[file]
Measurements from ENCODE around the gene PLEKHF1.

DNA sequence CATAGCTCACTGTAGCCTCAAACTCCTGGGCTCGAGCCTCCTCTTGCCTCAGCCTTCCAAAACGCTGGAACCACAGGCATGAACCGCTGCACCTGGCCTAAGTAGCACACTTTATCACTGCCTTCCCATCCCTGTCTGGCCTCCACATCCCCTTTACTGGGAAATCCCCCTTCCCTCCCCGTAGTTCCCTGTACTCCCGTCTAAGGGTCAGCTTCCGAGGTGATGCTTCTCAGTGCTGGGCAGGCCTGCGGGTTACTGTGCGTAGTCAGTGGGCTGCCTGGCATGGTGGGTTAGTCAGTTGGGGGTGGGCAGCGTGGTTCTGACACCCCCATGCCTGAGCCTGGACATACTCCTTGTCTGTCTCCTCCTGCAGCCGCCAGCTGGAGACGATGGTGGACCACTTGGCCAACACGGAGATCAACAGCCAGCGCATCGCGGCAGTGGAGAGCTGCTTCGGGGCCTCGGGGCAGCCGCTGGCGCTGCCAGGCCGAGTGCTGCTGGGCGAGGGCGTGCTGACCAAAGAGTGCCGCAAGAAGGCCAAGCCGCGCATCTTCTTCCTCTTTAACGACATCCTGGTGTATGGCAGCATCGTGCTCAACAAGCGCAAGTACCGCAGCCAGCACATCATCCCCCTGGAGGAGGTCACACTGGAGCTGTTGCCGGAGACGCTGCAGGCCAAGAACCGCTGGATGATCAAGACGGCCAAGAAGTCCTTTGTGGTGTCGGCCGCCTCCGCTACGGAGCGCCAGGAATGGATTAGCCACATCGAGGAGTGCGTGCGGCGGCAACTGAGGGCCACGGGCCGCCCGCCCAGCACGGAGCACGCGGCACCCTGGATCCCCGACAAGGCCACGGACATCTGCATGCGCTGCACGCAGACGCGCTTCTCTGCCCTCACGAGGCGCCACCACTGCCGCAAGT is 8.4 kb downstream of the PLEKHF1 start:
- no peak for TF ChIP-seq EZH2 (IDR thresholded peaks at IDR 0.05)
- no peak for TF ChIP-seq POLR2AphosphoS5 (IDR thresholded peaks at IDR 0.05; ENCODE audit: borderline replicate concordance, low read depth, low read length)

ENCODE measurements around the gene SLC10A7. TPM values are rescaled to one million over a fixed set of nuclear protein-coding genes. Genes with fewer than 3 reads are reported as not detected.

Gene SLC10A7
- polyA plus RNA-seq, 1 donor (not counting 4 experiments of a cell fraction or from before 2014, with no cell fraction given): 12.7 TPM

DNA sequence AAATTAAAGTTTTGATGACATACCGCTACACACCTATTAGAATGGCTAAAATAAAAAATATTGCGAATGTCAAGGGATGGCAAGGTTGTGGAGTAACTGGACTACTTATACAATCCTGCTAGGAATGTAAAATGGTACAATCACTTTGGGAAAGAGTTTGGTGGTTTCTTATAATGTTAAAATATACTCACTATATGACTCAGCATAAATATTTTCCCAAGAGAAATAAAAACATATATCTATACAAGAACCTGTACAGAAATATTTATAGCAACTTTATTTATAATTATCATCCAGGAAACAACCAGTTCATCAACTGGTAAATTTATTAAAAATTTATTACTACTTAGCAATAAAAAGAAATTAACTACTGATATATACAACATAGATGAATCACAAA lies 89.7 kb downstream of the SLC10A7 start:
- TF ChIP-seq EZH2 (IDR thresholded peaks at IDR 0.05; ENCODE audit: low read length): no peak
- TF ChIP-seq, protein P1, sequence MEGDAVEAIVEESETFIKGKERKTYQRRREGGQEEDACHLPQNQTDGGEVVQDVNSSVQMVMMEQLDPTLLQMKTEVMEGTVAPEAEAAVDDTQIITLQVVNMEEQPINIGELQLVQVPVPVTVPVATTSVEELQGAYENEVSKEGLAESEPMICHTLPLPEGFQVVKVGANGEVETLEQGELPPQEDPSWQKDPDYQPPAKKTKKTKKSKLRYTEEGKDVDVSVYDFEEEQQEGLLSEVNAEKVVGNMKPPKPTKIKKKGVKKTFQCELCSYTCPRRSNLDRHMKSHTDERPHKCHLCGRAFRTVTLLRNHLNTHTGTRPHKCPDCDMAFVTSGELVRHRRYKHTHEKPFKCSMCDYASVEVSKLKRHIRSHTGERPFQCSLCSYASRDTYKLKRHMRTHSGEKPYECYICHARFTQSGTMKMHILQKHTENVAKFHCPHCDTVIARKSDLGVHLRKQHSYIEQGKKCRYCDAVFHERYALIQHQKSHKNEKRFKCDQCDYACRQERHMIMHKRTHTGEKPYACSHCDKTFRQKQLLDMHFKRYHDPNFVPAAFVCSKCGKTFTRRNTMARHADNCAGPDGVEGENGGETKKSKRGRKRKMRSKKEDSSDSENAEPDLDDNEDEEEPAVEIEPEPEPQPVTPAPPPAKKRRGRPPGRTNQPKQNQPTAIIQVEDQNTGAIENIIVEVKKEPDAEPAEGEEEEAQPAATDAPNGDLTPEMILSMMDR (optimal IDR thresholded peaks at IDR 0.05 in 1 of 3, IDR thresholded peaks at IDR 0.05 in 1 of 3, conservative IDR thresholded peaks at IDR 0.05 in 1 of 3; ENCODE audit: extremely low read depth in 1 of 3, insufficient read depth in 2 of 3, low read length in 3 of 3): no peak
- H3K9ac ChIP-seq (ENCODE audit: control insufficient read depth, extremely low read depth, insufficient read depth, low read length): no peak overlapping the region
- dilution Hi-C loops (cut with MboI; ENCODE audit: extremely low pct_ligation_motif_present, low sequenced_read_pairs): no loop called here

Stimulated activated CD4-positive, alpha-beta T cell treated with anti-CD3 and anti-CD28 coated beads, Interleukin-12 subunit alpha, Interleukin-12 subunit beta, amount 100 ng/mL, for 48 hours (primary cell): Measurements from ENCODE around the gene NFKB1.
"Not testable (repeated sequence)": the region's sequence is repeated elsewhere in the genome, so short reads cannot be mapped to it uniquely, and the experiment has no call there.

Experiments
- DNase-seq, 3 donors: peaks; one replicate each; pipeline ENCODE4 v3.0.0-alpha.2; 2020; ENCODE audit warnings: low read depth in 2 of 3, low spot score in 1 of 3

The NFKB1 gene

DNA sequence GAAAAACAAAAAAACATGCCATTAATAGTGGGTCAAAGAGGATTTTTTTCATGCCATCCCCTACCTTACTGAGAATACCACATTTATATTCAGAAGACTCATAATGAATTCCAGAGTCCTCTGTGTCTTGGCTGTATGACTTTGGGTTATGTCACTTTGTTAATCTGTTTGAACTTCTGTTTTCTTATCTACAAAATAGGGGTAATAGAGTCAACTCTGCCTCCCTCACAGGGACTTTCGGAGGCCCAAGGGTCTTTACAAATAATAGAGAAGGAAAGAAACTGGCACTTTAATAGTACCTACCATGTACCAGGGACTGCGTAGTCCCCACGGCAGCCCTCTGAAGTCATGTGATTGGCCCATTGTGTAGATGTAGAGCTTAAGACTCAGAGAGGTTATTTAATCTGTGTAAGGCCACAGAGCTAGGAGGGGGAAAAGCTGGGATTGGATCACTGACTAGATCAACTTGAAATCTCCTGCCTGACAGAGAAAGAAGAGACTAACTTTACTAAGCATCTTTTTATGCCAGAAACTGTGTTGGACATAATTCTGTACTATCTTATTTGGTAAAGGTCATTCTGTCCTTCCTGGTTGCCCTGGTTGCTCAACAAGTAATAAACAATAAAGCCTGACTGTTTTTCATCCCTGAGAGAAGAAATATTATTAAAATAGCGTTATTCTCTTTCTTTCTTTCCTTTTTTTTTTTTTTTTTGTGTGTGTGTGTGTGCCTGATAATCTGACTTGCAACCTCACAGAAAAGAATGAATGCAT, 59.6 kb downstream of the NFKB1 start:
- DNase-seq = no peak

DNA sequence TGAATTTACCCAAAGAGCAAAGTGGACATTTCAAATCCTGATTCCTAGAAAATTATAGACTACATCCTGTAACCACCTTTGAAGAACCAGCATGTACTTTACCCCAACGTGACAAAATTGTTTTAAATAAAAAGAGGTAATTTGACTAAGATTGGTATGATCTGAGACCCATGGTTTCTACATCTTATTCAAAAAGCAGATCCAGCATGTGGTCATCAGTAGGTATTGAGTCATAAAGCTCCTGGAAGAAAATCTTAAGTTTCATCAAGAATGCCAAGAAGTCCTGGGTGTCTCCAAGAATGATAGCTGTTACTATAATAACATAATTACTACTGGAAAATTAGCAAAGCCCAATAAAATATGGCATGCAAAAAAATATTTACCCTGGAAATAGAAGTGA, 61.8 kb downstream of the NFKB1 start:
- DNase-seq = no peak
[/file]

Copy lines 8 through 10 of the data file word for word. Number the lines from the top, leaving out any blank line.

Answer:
DNA sequence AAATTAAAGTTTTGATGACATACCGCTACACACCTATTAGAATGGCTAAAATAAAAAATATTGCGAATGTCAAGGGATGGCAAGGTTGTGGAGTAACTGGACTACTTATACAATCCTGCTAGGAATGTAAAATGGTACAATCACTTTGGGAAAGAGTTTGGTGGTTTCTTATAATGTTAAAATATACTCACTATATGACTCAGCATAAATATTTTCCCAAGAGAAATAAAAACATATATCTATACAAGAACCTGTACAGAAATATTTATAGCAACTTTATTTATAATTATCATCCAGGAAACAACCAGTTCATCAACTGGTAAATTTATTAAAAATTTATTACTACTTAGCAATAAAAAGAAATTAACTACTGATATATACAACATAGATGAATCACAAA lies 89.7 kb downstream of the SLC10A7 start:
- TF ChIP-seq EZH2 (IDR thresholded peaks at IDR 0.05; ENCODE audit: low read length): no peak
- TF ChIP-seq, protein P1, sequence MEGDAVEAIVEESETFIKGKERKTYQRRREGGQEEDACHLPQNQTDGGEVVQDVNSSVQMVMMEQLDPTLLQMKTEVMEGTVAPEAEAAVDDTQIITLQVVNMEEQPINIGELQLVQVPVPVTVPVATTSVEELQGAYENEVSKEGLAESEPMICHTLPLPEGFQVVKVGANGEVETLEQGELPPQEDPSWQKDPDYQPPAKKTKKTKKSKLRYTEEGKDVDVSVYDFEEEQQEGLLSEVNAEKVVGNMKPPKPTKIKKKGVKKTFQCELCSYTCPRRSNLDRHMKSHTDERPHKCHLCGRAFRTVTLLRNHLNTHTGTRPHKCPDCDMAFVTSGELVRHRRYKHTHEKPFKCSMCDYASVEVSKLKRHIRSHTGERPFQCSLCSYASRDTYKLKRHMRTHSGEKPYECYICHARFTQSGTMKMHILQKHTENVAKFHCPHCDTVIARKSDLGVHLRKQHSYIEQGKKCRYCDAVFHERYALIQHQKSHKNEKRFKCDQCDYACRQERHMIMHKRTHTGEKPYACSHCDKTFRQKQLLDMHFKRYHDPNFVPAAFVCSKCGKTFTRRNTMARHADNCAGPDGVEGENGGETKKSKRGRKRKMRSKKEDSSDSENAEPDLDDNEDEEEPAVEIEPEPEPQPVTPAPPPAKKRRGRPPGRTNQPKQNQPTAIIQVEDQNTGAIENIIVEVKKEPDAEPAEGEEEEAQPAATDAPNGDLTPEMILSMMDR (optimal IDR thresholded peaks at IDR 0.05 in 1 of 3, IDR thresholded peaks at IDR 0.05 in 1 of 3, conservative IDR thresholded peaks at IDR 0.05 in 1 of 3; ENCODE audit: extremely low read depth in 1 of 3, insufficient read depth in 2 of 3, low read length in 3 of 3): no peak